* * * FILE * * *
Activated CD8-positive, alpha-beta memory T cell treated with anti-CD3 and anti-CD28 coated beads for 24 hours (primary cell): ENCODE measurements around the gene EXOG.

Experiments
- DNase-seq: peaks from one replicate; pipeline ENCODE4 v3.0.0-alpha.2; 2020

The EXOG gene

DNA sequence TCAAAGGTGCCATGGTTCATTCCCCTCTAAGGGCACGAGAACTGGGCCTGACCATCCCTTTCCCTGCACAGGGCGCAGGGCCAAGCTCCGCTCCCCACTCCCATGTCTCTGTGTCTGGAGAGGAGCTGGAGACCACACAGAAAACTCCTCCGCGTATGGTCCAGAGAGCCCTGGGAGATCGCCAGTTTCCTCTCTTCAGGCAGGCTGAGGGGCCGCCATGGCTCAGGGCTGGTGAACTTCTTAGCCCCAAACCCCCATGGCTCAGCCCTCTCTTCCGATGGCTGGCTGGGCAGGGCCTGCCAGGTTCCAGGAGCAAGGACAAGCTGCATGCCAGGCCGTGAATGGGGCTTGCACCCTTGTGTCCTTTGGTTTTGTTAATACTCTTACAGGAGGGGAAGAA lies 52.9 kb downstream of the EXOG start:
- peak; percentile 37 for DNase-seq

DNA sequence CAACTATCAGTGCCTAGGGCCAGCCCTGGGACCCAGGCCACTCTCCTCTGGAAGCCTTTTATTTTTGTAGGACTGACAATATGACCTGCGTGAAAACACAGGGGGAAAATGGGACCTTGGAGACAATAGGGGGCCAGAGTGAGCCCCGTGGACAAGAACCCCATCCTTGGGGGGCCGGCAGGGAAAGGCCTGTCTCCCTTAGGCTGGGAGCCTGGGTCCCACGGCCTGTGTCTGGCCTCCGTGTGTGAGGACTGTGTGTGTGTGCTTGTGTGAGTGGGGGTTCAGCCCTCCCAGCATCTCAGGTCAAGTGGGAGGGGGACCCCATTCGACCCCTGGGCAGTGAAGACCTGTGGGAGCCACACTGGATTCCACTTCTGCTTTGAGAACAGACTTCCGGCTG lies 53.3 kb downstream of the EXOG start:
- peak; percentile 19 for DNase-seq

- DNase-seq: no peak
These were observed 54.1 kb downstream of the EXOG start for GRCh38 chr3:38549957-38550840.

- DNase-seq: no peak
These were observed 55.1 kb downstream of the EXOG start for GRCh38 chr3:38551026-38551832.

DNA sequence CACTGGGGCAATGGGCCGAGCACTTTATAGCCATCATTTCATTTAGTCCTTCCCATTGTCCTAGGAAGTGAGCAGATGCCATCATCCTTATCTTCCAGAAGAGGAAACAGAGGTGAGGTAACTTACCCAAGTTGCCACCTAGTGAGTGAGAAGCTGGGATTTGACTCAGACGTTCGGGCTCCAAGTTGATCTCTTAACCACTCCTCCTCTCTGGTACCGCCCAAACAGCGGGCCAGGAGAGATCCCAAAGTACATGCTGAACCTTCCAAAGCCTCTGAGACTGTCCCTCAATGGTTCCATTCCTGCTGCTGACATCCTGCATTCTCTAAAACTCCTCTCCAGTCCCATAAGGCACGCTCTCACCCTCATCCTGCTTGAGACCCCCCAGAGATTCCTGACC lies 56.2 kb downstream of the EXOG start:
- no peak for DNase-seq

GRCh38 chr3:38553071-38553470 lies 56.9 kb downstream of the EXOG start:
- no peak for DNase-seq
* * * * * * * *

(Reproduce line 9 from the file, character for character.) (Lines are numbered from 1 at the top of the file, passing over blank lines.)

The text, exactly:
- DNase-seq: no peak